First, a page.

With a psychologist friend, we tried some new ways of bringing mindfulness and calm to the children. We created a calm wall of teddy bear images. Placed on the left side the wall were a sad bear, an angry bear, and a fearful bear. Placed on the right side of the wall were a happy bear, and a bear that our daughter decided “really meant happiness,” “when you close your eyes and sit calmly, like the Buddha.” Between the disrupted bears and the calm bears was a hand-drawn image by our five-year-old daughter that details her interpretation of mindful breathing; we loved how breath awareness represented the transformation between fear and nonfear. We experimented with identifying our “bear” emotions whilst recalling that we could be calm like the “Buddha bear” when practicing our breathing. We also created a “calm room.” Usually we would bring cushions for meditation, but having a permanent space offered an island of refuge within our house any time of the day for us all. Because we all moved around the house, we made two meditation stations: one in the calm room and one in the lounge room. 

The daily cultivation of gratitude has been crucial in our house during 2020, and now with 2021. With the great difficulties and suffering in the world so visible, every moment was highlighted as precious. We lost friends. Our girls are quite young, so we do not discuss our deep concerns too much in front of them. However, we try to promote gratitude where we can. Mealtime has been an easy time to practice gratitude with the Five Contemplations. 

Since the contemplations can be a bit long every meal for little people, the girls simplify things by putting their palms together and saying, “Thank you for it!” I love it when the eldest daughter catches me and says, “Daddy, you haven’t said thank you for it yet.” And when our youngest puts her hands together in the cutest way—more like a sandwich than a lotus—squints her eyes very tightly, and says, “dunkoo fawett!”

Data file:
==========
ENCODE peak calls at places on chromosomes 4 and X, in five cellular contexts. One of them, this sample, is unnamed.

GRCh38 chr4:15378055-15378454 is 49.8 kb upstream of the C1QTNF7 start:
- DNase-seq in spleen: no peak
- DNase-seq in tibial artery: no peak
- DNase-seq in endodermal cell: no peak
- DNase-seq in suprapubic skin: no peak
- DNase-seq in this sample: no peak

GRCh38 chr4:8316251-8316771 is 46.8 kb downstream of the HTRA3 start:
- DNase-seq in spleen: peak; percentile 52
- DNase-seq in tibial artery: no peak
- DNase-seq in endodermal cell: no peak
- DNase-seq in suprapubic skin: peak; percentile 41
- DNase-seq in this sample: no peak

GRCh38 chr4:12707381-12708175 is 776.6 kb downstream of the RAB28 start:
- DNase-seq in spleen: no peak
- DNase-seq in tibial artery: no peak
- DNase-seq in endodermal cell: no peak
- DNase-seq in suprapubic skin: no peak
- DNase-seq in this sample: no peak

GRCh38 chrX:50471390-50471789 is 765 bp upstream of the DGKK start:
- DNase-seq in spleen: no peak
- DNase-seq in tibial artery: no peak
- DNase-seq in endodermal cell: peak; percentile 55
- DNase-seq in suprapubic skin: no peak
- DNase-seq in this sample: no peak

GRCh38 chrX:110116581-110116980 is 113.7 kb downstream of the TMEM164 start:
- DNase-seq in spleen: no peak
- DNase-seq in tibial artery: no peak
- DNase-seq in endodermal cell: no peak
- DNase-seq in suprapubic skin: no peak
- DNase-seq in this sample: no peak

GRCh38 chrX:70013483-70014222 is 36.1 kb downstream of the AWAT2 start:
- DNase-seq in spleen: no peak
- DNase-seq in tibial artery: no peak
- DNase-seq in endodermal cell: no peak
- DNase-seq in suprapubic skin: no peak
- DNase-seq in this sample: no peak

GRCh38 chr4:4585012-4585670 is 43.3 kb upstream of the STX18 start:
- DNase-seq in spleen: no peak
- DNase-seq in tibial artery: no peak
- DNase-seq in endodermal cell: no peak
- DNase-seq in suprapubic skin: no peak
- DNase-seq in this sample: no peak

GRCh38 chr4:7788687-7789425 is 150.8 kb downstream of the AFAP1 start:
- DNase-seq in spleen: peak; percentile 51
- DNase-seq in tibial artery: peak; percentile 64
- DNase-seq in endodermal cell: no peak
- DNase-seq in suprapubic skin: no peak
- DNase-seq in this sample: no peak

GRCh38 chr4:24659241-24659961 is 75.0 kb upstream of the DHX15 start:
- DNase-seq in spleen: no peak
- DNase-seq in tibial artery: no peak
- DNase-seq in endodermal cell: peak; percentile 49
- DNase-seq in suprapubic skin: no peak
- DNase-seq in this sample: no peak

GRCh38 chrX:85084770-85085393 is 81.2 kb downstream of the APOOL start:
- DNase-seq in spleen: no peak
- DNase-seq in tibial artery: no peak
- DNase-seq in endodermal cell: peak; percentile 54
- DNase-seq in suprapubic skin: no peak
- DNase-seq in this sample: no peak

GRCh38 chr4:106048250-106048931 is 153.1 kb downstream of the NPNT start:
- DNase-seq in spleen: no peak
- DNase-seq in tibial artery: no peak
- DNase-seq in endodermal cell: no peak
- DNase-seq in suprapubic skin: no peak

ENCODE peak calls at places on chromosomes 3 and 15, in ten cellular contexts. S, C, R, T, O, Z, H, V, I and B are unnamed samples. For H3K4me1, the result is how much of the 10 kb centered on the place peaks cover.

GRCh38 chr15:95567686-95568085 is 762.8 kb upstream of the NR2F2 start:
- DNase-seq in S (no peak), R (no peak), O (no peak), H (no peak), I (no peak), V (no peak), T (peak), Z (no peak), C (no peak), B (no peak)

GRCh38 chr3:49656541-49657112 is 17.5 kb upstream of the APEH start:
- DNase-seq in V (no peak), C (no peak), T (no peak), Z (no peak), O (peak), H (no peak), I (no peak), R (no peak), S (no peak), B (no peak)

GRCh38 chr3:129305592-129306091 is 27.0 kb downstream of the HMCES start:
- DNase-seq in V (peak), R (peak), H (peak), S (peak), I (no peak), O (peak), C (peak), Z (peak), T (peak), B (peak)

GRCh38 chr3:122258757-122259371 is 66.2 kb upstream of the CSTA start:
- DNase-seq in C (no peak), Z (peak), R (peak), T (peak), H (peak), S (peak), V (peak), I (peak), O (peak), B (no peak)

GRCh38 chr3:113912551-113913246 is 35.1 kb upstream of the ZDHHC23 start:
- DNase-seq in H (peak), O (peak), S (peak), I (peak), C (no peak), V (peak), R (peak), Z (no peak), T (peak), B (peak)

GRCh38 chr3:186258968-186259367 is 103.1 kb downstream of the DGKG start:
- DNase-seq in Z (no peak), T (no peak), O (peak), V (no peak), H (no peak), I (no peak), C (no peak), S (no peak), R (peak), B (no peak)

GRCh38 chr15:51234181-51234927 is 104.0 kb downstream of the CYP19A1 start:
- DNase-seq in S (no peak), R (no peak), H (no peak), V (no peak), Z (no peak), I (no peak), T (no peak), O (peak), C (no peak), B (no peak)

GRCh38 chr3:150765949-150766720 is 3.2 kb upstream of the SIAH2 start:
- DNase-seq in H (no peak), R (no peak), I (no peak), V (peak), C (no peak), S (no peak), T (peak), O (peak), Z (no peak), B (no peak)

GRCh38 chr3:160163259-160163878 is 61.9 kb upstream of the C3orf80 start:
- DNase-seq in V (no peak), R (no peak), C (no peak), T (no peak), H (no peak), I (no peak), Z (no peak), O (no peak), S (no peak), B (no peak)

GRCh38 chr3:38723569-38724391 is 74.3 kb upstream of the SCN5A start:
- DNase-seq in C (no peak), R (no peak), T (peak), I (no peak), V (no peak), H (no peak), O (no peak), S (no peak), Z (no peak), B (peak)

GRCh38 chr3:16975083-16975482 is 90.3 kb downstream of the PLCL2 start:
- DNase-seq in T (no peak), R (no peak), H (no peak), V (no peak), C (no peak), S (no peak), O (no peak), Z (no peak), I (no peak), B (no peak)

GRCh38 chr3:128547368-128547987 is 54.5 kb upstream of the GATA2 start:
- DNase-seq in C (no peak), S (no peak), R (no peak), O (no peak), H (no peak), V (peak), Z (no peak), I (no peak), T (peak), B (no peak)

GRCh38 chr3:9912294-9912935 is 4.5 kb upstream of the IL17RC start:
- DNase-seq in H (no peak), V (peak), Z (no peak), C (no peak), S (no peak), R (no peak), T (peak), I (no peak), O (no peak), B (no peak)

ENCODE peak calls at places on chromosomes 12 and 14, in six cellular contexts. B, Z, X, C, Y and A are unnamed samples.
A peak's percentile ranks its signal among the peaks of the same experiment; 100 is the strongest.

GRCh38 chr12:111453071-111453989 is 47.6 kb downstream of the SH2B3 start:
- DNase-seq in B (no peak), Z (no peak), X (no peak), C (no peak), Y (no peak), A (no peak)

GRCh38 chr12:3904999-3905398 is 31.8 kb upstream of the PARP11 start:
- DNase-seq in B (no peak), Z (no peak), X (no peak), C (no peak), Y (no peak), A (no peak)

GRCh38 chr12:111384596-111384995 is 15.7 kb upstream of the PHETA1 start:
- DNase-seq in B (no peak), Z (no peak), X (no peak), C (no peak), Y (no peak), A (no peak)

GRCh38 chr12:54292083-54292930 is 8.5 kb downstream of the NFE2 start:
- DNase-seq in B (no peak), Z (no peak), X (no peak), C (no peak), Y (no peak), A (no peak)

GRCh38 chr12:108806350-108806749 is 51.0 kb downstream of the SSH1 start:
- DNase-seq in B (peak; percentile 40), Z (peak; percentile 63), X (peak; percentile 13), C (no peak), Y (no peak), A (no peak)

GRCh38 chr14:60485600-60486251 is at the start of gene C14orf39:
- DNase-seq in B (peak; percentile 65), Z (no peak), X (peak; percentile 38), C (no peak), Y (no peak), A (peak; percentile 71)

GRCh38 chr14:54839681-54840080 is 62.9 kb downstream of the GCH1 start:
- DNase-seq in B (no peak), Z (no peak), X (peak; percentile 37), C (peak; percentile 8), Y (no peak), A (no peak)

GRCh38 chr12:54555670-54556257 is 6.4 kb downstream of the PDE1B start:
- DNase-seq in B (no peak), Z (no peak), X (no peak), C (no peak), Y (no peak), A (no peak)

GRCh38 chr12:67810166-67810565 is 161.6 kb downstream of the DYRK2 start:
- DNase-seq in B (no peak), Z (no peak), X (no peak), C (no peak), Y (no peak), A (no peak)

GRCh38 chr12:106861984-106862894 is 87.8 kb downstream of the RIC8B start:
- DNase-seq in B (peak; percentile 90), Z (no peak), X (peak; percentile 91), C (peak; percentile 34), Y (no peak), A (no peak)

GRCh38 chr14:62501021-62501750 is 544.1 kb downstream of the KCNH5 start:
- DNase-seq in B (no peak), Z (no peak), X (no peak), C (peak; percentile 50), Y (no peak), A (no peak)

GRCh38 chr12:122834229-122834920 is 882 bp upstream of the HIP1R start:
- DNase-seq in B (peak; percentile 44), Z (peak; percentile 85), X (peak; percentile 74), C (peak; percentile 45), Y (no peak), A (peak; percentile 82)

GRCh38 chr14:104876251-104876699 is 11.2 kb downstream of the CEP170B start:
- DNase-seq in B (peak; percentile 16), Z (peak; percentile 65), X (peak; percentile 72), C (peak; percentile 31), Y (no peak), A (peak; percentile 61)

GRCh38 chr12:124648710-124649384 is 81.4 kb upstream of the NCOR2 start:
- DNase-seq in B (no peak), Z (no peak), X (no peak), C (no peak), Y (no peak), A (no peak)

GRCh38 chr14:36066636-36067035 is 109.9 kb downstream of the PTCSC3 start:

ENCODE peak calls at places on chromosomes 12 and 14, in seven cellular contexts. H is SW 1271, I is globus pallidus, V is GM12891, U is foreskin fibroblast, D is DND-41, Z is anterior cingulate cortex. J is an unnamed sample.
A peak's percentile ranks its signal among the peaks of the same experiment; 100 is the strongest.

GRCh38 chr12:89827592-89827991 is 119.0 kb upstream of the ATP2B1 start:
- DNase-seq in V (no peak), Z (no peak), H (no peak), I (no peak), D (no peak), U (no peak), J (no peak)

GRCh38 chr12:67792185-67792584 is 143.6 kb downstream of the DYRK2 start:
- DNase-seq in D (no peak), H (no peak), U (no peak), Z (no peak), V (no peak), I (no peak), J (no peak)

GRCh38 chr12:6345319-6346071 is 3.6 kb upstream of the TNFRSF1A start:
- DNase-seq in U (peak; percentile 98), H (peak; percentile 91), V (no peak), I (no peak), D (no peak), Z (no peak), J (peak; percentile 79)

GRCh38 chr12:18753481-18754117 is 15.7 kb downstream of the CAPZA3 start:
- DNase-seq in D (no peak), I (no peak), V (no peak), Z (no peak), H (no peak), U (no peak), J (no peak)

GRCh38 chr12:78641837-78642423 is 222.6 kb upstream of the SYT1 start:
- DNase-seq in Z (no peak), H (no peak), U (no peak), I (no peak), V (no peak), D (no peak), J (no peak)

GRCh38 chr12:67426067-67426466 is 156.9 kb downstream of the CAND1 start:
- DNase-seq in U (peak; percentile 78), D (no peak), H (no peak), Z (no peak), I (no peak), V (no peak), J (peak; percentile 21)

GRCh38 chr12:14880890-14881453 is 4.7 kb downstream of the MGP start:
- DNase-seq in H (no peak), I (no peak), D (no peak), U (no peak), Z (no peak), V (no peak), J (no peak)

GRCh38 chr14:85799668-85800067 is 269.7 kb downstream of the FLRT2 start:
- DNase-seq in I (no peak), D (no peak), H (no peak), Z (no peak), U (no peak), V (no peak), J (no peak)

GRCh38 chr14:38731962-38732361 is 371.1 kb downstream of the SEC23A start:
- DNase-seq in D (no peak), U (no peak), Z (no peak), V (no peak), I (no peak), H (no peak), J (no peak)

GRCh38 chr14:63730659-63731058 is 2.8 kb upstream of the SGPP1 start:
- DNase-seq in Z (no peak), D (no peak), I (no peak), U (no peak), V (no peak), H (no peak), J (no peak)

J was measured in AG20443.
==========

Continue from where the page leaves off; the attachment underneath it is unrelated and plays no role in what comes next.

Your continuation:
Cultivating gratitude depends upon my presence to what is actually happening in front of me, inside of me. It also depends upon my availability to this very moment, recognizing stress, fear, and discomfort, and knowing what to do or what not to do. This includes being grateful for my baby girls, for my amazing bodhisattva of a wife, for being alive and lucky, for Thay, for the teachings, for the Sangha—and for fear itself as a profound bell of mindfulness. I cannot know what the future holds, but whatever happens I vow not to ignore my fear. This also means not missing the wonder and joy before me. I am not sure I could see fear in this way before 2020. 

Fear, if taken care of mindfully and skilfully, can become the seeds of joy, gratitude, and peace. Fear leads to practice, which leads to gratitude, and eventually leads to joy—like being in a garden at sunrise with my wife and girls, eating weetbix (Australian cereal) and fruit, enjoying the sunlight through the trees, overlooking the ocean, and running around the garden with my babies and our doggy. The conscious effort to practice nonfear each day with/for/as a family casts light upon my experience making it vivid and clear, through which gratitude and joy bloom. 

Nevertheless, the pandemic continues; the climate crisis continues; confusion and unrest continue, and so does our fear. Yet the Sangha is there; Thay is there; my family is there, and you are there—all bells of nonfear. I am a daddy, a husband, and I value the lives and love of my family who have revealed themselves as true antibodies to fear. Globally, there is fear within and without—yet the gentle smile of family and Sangha reminds us of the possibility of transforming our fear, and we can be bells of peace to one another. On our little street in Port Noarlunga, nonfear manifests through the smile of a neighbour, the warmth of a little doggy resting in the sun, the bright blue sky, the ukulele song of a beautiful loving wife, and the boundless joy of two little girls bouncing on a trampoline. 

Nigel R. Black, True Stream of Serenity, is a committee member and co-facilitator at Plum Village South Australia, a co-facilitator at Compassionate Ocean Sangha online and Ocean Zen Sangha with his wife Peta in Port Noarlunga. He is finishing a PhD inspired by Thay’s teachings and the Zen traditions. 

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What is Mindfulness

Thich Nhat Hanh January 15, 2020